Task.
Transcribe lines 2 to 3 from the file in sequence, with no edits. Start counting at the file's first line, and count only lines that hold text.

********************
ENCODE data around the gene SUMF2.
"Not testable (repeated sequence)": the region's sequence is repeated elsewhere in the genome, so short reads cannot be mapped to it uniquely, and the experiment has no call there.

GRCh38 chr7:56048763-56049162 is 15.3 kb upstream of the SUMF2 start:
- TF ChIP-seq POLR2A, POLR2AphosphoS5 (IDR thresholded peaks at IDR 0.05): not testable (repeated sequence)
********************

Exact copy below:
"Not testable (repeated sequence)": the region's sequence is repeated elsewhere in the genome, so short reads cannot be mapped to it uniquely, and the experiment has no call there.

GRCh38 chr7:56048763-56049162 is 15.3 kb upstream of the SUMF2 start: